An index of airlines fell 1.9 percent as Delta Air Lines Inc. slipped 3.8 percent. The company is mulling a bid for Singapore Airlines Ltd.’s stake in Virgin Atlantic Airways Ltd., according to people familiar with the plans who declined to be identified because the matter is private.
December has been the best month for the S&P 500 since 1950 with an average gain of 1.7 percent, according to the Stock Trader’s Almanac. The stock market may also get a year-end boost from a so-called Santa Claus rally -- an upswing in the last five days of the year and the first two in January, the almanac said.
While JPMorgan Chase & Co.’s chief U.S. equity strategist Thomas Lee told Bloomberg Television today that American equities are in a secular bull market, his counterpart at Wells Fargo & Co. predicted a drop next year. The S&P 500 will fall 1.8 percent to 1,390 by the end of 2013 as global growth slows and policymakers struggle to reach a budget agreement, according to Wells Fargo’s Gina Martin Adams.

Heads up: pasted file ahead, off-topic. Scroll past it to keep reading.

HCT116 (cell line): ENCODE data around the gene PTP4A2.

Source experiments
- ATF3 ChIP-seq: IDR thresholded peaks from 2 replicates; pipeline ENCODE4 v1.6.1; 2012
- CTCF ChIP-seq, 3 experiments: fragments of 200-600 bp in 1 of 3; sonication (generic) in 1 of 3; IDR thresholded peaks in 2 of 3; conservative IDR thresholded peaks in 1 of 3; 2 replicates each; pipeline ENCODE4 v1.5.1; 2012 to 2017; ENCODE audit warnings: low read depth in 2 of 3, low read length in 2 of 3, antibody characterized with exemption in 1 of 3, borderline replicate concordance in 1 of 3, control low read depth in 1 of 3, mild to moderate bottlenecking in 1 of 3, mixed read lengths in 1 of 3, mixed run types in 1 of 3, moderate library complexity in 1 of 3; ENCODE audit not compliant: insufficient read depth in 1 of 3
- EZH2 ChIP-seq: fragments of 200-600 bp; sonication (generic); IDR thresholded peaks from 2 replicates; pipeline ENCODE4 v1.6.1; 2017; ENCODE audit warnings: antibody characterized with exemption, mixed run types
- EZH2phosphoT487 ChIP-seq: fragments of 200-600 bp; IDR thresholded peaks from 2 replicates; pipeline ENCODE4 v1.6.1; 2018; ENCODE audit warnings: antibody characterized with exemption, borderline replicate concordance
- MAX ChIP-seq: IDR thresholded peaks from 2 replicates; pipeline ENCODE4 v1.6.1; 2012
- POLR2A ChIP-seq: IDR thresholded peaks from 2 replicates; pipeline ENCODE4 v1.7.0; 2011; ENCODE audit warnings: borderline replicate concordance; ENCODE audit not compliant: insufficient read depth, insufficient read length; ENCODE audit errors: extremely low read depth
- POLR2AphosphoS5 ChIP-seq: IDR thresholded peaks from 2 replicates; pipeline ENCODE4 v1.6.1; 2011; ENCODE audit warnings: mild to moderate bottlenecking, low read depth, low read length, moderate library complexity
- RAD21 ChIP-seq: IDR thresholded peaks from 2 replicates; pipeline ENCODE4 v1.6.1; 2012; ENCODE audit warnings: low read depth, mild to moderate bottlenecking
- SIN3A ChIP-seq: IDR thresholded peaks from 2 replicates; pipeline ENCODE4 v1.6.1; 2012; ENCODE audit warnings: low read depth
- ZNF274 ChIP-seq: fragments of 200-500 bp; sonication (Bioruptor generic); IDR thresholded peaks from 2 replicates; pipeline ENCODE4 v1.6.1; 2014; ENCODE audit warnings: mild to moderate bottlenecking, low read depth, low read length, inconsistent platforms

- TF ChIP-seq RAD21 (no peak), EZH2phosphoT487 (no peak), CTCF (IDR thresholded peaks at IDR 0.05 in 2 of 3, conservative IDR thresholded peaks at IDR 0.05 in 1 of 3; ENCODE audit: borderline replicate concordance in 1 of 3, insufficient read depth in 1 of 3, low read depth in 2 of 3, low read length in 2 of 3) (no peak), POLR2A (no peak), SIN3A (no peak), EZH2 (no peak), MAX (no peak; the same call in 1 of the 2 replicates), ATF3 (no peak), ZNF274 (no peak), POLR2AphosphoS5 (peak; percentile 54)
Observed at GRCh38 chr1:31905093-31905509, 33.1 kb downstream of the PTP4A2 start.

Adams, who has the lowest projection for the U.S. equity benchmark next year among Wall Street strategists surveyed by Bloomberg, says investors should buy companies that are least- tied to economic growth. The average estimate from eight other forecasters implies a 9.2 percent rally to 1,546 from Nov. 30.
“The U.S. economy is likely to flirt with recession in the near term, as slowing exports and falling investment likely lead to a weaker consumer at the start of 2013,” Adams wrote in a report today. “The market will suffer downward pressure until policymakers act decisively to convince investors that the U.S. debt house is ‘in order’.”
Stocks, bonds, commodities and the dollar all posted monthly gains in November for the second time this year amid optimism central bank stimulus programs are bolstering growth in the world’s biggest economies.
Today’s report showing manufacturing unexpectedly contracted in November for the fourth month signaled factory managers grew more concerned about the potential economic toll stemming from the so-called fiscal cliff. Data may show on Dec. 7 that U.S. payrolls rose by 90,000 last month, the smallest gain since June, as superstorm Sandy forced businesses to close.